Leopard print, disco balls and faux fur filled the room as attendees filtered in from the biting cold to see the latest fall fashions come to life on the catwalk.
Quinn & Foster, a local clothing store in downtown Bellingham, hosted a charity fashion show on Thursday, Nov. 8., benefiting the local nonprofit Women Sharing Hope.
According to Heather Hulbert, a member of Women Sharing Hope, the local organization is completely run by volunteers and raises funds through different types of events each year. She said for each event, the membership of volunteers votes on which charities proceeds will be donated to.
“One of the most unique things about Women Sharing Hope is that each year we are kind of a fundraising thinktank and events-driven organization,” Hulbert said.
In the past, Women Sharing Hope has donated money to organizations such as Skookum Kids, a group aiming to repair the foster care system by training foster parents and facilitating placement, according to their website.
Hulbert said she’d been involved with the nonprofit for about 14 years and that the group is a mix of many different people, each interested in helping their community through volunteering and fundraising.
“We have members who are 20 years old and all the way up,” she said. “We’ve got a member who’s 82.”
Kelly Sygitowicz, Quinn & Foster’s floor manager, said she hopes the event will become an annual tradition. This year, 10 percent of the ticket sales went to Women Sharing Hope’s Community Fund, which is used to fund individual requests for help. While this may be Quinn & Foster’s first charity fashion show, Sygitowicz said they are following in the footsteps of other Bellingham retail stores.
Quinn & Foster took over the corner storefront at 128 Holly St. after the longtime clothing retailer, Gary’s, left the space in 2016. Sygitowicz said Gary’s was a downtown fixture for about 40 years and held their own fashion show each fall.
Sygitowicz said she was a Gary’s customer and even modeled in a few of their shows. When she began working for Chris Hayward, the owner of Quinn & Foster, she suggested continuing the tradition.
The store’s tall, wide windows were carefully decorated with mannequins wearing chic modern clothing. Inside, the walls were filled with modern artwork and colorful mismatched rugs. Clothing racks lined the perimeter to make way for the L-shaped catwalk and rows of white folding chairs.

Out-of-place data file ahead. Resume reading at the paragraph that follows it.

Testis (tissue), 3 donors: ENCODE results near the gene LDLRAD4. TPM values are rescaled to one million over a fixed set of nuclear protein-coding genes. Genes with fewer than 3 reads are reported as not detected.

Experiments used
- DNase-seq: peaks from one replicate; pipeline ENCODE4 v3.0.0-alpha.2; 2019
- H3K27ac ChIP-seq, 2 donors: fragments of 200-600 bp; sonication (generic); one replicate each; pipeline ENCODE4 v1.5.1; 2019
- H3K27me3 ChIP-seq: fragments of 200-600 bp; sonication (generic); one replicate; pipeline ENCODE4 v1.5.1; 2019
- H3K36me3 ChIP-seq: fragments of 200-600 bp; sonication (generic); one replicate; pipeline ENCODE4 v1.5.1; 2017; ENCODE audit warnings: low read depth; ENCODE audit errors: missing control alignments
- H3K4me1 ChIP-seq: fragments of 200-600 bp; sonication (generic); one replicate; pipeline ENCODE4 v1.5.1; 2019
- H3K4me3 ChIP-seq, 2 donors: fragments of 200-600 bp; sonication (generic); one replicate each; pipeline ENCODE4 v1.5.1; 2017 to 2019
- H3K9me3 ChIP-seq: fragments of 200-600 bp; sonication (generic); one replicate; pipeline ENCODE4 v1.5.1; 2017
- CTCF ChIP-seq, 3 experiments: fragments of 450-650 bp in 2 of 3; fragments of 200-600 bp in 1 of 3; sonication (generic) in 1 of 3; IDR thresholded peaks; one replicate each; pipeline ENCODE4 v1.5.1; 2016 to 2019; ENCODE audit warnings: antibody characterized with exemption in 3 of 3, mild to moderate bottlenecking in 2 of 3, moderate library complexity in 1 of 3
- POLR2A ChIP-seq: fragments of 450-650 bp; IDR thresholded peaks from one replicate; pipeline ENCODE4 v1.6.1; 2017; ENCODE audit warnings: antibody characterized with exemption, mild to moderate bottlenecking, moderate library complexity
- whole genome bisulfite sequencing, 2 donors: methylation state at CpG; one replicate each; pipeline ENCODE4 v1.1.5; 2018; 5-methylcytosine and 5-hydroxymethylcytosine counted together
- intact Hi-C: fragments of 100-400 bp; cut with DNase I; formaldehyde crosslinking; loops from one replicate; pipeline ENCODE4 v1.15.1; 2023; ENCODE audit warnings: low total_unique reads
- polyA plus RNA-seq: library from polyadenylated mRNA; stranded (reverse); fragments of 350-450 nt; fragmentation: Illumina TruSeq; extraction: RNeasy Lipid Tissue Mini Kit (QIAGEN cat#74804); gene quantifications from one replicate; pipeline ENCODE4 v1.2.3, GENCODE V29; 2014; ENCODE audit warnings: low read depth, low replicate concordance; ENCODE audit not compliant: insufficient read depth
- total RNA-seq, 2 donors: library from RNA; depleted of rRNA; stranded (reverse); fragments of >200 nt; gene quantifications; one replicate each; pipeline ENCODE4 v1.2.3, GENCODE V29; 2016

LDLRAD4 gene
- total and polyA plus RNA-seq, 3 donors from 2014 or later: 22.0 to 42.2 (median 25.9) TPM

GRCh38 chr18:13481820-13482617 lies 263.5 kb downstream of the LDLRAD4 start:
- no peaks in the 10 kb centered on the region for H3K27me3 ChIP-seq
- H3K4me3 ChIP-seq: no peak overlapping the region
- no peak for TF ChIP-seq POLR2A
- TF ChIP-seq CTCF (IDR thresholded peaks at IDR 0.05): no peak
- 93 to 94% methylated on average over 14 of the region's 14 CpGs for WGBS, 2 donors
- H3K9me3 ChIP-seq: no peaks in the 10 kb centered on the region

Guests browsed the clothing racks with wine glasses in hand as the models got ready to strut down the runway. Star-shaped lanterns twinkled above and the upbeat music fueled the crowd’s anticipation.
As the models came out one by one, the crowd cheered and snapped pictures. Outfits started out casual and gradually moved into evening-wear.
Sygitowicz said the store itself is organized to show the many ways pieces can be worn to fit each customer’s style. Each rack is filled with pieces that could work together in a few different ways. She said the store focused on building an entire wardrobe for its customers.
With about 40 people in attendance, and a diverse set of models ranging in age, size and appearance, the evening was a vivid mix of prints and patterns. Some models danced and laughed, showing off their carefully curated looks, others worked the runway and playfully tossed their jackets into the audience under the sparkle of bright lights.
Many of the organization’s members, including Hulbert, modeled in the show. She said she even convinced her husband to walk the runway too. The two shared a giggle by the stage in between outfits.
“I think the disco ball is my favorite part,” event worker Eliza Culhane said before she circled the stage, camera in hand.
Guests admired the head-to-toe ensembles as all the models filled the catwalk for their final strut. As the show came to a close, the crowd left their seats to peruse the store’s clothing before heading back out into the chilly night.
The fashion show was one of many events Women Sharing Hope has participated in. They will celebrate their 20th anniversary in the spring of 2019 with their annual Handbag Auction and Champagne Luncheon. Hulbert said the proceeds of the event will go to two local charities the group will vote on in the near future.
In the future, the group hopes to someday offer class credit for college interns and is always looking for more volunteers, Hulbert said. Active members are required to attend three meetings or work parties minimum per year.
The group’s charitable spirit went hand in hand with Quinn & Foster’s eye for fashion to create a unique event in the heart of downtown Bellingham.
“I just think it’s nice to get people together and offer something different. Some entertainment and a way to see the fashion of the season,” Hayward said. “It’s always nice to have a party.”